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Eric Park | 16 Apr 2014 12:58:18 GMT

A variation on the 419 email scam is being used by fraudsters to take advantage of couples desperate to adopt a child. Once they are carefully lured into a fake adoption process, the victims are then asked for money to cover legal and administrative fees.

While most recent 419 scams rely more on the naivety of victims than any ingenuity on the part of the spammer, some fraudsters are beginning to make more of an effort to directly communicate with the victim to secure their confidence. Their scams are well researched, convincingly presented and may borrow stories from real life to make their stories more authentic and better able to withstand a little scrutiny.

While fake adoption scams have been seen from time to time before, in this instance Symantec observed real life...

Avdhoot Patil | 11 Apr 2014 11:11:40 GMT

Politicians are frequently featured on phishing sites and in light of the ongoing general election in India, phishers are starting to target Indian users by using a local politician and his party as bait. 

Symantec recently observed a phishing site which spoofs Facebook’s appearance and includes Arvind Kejariwal, the former chief minister of New Delhi and leader of the Aam Aadmi Party. The phishing site was hosted on servers based in Lansing, Michigan in the US. 

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Figure 1. A fake Facebook “like” button and a picture of Arvind Kejariwal on the phishing site

As seen in the previous image, the phishing site, titled “Unite With Us Against Corruption”, uses a poster of the Aam Aadmi Party along with a fake Facebook “like” button. The site’s background image is a picture of the party’s leader Arvind Kejariwal...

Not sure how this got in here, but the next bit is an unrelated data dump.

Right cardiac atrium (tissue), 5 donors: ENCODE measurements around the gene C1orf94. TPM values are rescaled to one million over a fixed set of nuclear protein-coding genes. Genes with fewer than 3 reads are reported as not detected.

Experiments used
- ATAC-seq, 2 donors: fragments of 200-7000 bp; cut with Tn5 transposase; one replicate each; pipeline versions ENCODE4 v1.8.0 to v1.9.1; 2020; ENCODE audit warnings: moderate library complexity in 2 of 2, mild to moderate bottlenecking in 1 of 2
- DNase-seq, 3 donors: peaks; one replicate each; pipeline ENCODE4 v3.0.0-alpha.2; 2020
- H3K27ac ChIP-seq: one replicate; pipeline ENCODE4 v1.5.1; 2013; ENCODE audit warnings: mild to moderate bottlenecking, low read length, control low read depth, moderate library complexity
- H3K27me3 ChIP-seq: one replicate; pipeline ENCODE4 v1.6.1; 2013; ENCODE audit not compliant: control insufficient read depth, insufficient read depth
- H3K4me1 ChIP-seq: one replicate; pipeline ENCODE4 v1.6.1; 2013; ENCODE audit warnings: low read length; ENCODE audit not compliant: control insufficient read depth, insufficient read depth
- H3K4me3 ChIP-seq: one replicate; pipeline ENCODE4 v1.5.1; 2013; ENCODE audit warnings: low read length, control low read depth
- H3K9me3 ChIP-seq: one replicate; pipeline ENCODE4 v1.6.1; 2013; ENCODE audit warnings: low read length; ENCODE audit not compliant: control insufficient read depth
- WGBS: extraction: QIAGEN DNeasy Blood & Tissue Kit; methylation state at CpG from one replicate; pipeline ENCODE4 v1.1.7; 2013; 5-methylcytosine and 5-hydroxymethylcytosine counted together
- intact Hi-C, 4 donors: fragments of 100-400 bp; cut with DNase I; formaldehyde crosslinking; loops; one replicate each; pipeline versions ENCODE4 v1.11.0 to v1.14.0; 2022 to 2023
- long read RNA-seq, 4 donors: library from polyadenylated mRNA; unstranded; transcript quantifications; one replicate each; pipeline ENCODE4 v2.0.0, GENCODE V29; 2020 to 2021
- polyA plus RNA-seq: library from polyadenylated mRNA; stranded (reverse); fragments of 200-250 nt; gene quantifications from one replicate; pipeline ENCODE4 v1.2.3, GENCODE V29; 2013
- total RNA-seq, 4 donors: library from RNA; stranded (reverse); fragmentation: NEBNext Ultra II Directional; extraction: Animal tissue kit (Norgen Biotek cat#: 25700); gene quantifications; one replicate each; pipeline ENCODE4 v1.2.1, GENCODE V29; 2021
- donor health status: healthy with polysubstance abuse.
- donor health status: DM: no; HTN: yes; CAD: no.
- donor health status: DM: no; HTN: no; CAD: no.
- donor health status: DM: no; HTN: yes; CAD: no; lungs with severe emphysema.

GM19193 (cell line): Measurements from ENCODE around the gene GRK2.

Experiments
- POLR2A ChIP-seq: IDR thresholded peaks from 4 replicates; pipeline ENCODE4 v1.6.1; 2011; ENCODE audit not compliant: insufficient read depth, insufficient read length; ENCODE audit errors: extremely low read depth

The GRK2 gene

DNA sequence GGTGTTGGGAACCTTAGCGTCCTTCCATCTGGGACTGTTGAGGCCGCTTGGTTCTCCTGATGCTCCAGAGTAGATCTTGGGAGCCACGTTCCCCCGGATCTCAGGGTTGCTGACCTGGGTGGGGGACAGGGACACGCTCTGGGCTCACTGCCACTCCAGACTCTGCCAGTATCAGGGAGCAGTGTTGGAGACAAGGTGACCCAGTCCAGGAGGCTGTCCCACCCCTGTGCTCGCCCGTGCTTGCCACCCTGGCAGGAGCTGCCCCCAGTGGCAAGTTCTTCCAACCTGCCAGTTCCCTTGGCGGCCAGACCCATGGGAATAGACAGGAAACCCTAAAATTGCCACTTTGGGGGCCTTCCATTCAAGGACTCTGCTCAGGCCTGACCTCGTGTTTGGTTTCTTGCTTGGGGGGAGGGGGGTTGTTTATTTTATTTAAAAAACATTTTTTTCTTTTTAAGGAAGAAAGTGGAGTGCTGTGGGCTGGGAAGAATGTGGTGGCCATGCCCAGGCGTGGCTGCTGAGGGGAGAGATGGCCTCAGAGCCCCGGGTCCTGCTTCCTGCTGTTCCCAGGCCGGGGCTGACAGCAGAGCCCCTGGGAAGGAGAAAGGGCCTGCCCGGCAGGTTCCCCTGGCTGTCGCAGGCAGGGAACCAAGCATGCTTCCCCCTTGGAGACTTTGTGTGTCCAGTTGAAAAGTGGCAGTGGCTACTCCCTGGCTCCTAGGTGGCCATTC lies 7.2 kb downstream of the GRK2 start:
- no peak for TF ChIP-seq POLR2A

Satnam Narang | 09 Apr 2014 04:50:42 GMT

Over the last week, Instagram scammers have been posting images offering fake lottery winnings to followers. They have convinced users to share the posts, give up personal information, and even send money back to the scammers.

In this scam, a number of Instagram accounts have been created to impersonate real-life lottery winners from the UK and US. These accounts claim to offer US$1,000 to each Instagram user who follows them and leaves a comment with their email address.

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Figure 1. Instagram accounts impersonating real-life lottery winners

The accounts impersonating lottery winners have been extremely successful, and have gained anywhere from 5,000 to 100,000 followers.

Once they have amassed a certain number of followers, they reveal a secondary Instagram account belonging to their “accountant”, who is in charge of...

Avdhoot Patil | 07 Apr 2014 07:25:58 GMT

Contributor: Parag Sawant

Phishers continuously come up with various plans to enhance their chances of harvesting users’ sensitive information. Symantec recently observed a phishing campaign where data is collected through a fake voting site which asks users to decide whether boys or girls are greater.

The phishing page, hosted on a free web hosting site, targets Facebook users and contains a fake voting campaign, “WHO IS GREAT BOYS OR GIRLS?” along with the “VOTE” button to register votes. The page is also embedded with pair of bar charts representing voting ratio and displays the total votes gained for the last four years. These give a more legitimate feel to the fake application.

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Figure 1. The Facebook application asks users to register their votes

The first phishing page contains a button to initiate the...

Satnam Narang | 26 Mar 2014 08:37:40 GMT

In late January this year, eager fans purchased tickets for Coachella, an annual two-weekend, three-day music festival but were later targeted by scammers in a phishing campaign that persisted up till the end of February.

Front Gate Tickets, the company responsible for handling the festival’s ticketing had sent an email to ticket buyers at the end of February warning users on the phishing campaign stating:

“The phishing involved a fraudulent website designed to look like the login page for Coachella ticket buyers to access their Front Gate accounts, built in an attempt to capture username and password information.”

The email went on to explain that the phishing links were circulated on message boards and email campaigns, and that the perpetrators had harvested the email addresses of ticket buyers who posted them publicly on message...